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First marvelled at as a trendy fringe phenomenon, the property market today would be inconceivable without coworking spaces. According to surveys by Colliers, in the most important German business districts, this segment has achieved a market share of more than five percent in the past year. That equates to around 200,000 m2 of office space. The brokerage firm asked the tenants of coworking centres what their main reasons were for renting the spaces. A very important reason was the reduction of fixed costs during fluctuating space requirements, e.g. during certain project phases. The lack of availability of space, particularly in the sought-after top 7 locations, also played an important role. The original community thinking behind coworking still remains important, but it is no longer the driving force. 

Frankfurt`s ONE offers a wide range of workplaces.
The questionnaire only focuses on the pure renting of time-limited office work spaces and does not include the model of “incubators”, that is, a company’s own think tanks. The thought behind it is for a company to offer an area under its own brand that is open to employees as well as external service providers, freelancers or startups - later cooperation is not excluded. 

Does coworking keeps its promises?

But does coworking also increase contentedness amongst employees, loyalty to the company, exchange of ideas with third parties, capacity for innovation and finally the productivity of employees and companies? In its study “Coworking – Driver of Innovation for Companies”, the Stuttgart-based Fraunhofer Institute for Industrial Engineering therefore posed the question as to whether corporate coworking is an effective driver for innovation within companies. In any case, around 80 percent of the companies questioned in the study can imagine that they might rent coworking spaces themselves and use these largely as temporary team and project spaces. The reasons are wide-ranging: Improving employee motivation, increasing capacity for innovation, increasing the attractiveness of the company and keeping a “finger on the pulse of the times”.

Many companies see coworking as an opportunity.
However, it’s interesting that many corporates view their experience with coworking spaces somewhat more soberly, since exchanges with third parties tend to occur by chance, and the loss of loyalty towards the company from its employees is also perceived as posing a risk. It’s therefore no surprise that more and more companies, even those operating in more classic sectors, are setting up their own coworking and campus structures which, on the one hand, purposely seek out coworkers who are active in similar areas and, on the other hand, provide employees with a wide range of offers. Examples of this are companies such as Bosch, Daimler, the Otto Group or even Erste Bank in Vienna. But are these options only for corporates, or rather, how can smaller companies or company sites utilise similar solutions?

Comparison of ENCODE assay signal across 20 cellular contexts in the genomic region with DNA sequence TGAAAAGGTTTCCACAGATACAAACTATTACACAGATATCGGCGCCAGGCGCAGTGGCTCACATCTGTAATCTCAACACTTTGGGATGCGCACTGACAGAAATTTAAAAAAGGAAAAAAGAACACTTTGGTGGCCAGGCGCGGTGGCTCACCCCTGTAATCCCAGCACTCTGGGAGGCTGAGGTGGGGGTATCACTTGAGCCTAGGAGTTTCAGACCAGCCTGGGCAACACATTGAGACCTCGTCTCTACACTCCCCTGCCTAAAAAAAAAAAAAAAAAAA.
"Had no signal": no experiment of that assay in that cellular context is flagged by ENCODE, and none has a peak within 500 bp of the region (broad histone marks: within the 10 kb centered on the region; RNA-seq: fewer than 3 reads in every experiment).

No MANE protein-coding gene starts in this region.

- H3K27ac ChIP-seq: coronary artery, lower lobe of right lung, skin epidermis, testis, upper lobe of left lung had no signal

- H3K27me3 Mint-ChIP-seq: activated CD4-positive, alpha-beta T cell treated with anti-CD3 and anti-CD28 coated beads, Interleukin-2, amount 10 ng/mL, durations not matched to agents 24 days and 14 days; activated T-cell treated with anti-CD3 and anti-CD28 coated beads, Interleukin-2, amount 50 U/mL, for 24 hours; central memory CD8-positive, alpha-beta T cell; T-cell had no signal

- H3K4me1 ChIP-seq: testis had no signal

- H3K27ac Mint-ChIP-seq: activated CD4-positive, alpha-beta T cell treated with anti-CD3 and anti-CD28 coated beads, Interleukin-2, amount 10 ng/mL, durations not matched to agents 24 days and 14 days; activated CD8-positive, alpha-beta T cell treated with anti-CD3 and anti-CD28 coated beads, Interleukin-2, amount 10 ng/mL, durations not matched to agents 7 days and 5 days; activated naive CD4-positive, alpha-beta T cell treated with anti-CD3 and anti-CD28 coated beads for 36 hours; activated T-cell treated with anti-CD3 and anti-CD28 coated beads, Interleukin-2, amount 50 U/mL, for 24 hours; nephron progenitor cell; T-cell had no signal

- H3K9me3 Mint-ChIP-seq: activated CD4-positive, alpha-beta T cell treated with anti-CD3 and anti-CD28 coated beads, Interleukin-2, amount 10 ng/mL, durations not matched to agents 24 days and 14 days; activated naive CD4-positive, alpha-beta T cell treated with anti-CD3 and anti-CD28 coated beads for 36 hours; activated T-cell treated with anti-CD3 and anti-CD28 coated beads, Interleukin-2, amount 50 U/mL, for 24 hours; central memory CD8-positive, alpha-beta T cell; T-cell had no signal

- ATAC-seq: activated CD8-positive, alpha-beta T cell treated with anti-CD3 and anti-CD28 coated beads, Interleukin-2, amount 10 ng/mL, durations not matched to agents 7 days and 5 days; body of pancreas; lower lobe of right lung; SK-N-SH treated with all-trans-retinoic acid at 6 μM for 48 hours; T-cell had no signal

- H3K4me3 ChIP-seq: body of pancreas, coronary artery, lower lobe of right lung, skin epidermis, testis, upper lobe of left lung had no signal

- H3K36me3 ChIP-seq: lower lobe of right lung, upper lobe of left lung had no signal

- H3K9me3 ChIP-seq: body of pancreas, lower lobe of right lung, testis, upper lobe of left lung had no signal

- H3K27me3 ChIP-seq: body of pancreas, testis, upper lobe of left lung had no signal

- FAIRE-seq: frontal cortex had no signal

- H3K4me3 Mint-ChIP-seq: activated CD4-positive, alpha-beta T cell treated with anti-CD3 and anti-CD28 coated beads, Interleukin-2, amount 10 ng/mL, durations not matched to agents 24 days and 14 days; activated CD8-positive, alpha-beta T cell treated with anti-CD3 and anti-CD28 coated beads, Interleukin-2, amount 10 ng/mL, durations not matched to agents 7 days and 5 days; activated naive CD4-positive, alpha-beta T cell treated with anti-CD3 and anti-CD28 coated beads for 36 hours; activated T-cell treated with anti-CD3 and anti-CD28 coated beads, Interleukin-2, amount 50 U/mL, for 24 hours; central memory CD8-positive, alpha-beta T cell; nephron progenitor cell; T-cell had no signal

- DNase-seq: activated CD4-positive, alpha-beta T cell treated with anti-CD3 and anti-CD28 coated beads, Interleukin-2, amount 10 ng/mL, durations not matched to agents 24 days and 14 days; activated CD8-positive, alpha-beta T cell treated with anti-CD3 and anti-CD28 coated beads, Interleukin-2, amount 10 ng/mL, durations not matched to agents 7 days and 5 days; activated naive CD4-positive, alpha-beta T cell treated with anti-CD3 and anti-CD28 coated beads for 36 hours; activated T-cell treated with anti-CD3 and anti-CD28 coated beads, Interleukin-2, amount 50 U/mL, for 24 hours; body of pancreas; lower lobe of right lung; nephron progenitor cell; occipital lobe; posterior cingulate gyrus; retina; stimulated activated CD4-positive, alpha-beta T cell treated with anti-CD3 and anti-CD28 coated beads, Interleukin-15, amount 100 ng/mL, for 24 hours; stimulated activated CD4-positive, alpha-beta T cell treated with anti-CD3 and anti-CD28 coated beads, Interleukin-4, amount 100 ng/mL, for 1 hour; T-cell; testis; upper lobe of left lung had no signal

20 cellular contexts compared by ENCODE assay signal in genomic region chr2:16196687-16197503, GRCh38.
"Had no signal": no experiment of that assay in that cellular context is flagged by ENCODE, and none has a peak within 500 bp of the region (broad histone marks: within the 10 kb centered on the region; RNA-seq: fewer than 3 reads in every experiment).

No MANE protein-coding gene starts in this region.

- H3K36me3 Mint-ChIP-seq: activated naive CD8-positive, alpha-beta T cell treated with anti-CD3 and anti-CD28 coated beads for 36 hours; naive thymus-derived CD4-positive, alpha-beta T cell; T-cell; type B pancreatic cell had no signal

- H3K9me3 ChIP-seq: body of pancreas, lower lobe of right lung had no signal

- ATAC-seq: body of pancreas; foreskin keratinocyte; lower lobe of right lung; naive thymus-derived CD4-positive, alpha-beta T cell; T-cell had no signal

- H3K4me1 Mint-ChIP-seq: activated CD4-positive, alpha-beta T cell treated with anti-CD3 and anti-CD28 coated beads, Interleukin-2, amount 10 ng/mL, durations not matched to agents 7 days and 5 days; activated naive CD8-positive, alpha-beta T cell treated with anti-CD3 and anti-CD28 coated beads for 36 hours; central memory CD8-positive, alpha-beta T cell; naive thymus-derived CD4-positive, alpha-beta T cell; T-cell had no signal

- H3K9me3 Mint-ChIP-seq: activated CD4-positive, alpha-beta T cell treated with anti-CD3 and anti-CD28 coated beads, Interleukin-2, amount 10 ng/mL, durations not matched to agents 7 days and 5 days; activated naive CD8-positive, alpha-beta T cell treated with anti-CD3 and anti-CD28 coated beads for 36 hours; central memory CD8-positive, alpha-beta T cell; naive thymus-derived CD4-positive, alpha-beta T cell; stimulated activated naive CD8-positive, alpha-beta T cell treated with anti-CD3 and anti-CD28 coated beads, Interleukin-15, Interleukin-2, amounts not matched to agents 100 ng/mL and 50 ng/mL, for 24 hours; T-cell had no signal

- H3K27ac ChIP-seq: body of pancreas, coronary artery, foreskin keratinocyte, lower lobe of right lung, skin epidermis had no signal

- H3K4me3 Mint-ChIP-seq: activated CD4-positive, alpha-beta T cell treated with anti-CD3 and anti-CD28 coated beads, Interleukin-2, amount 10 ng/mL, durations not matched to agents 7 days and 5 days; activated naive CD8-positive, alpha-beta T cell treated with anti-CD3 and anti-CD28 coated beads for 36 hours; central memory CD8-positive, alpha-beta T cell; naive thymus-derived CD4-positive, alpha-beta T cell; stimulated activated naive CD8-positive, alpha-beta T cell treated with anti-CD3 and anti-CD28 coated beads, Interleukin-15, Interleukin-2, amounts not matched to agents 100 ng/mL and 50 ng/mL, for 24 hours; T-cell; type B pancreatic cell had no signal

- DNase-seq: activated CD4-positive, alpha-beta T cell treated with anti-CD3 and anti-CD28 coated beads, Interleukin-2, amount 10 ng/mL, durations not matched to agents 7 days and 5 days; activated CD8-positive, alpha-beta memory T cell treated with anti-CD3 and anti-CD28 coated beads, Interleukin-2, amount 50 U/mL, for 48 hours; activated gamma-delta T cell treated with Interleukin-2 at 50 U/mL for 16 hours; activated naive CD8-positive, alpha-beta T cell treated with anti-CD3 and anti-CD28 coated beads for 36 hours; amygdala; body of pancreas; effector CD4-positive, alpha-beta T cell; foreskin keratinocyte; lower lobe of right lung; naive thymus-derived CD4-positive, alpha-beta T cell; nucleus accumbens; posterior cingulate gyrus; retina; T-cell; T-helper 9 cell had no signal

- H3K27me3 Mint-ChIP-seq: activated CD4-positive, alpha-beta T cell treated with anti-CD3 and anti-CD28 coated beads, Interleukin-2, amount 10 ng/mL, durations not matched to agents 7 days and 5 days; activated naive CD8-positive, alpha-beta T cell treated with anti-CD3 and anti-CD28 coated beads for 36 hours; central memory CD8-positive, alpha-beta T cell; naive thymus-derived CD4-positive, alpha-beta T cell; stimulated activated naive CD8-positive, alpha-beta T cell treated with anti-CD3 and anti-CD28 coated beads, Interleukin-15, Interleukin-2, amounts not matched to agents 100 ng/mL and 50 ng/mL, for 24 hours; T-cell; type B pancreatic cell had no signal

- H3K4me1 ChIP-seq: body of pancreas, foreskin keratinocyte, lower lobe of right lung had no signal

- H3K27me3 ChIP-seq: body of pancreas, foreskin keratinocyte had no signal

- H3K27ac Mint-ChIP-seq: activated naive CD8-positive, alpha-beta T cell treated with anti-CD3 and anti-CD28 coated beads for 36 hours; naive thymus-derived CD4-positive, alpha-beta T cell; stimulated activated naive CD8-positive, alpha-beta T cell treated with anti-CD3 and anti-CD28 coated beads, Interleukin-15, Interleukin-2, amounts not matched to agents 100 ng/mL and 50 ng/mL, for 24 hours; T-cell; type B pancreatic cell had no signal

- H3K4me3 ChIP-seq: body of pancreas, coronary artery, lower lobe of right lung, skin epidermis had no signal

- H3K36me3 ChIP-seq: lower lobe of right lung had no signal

Vertical campus

With ONE in Frankfurt, CA Immo has its own approach to this. The 190-metre-high office and hotel high-rise, which is currently being created at a site located between the banking district and the trade fair, purposefully combines various uses under one roof. The choice of uses, however, was no accident based on rental requests, but was conceptually thought out according to the requirements of the future tenants.

The city does not end at the facade of ONE.
For example, there will indeed be a coworking area that will be available for these tenants, firstly to be rented as additional space on a flexible basis in the same building, but also to bring together temporary project teams or to offer employees an alternative “cool” workspace. The building also houses a public café, a restaurant, a lounge, a cocktail bar and Frankfurt’s only Skybar, with breathtaking views. 

ONE will therefore become a part of the city. The city does not end, as is usually the case, at the façade, but continues inside the building. ONE is a vertical campus, a cool location where people want to be. This allows companies to benefit not only from additional services such as the hotel-operated conference area but also from the location itself which will become a strong argument in the “war of talents”. 

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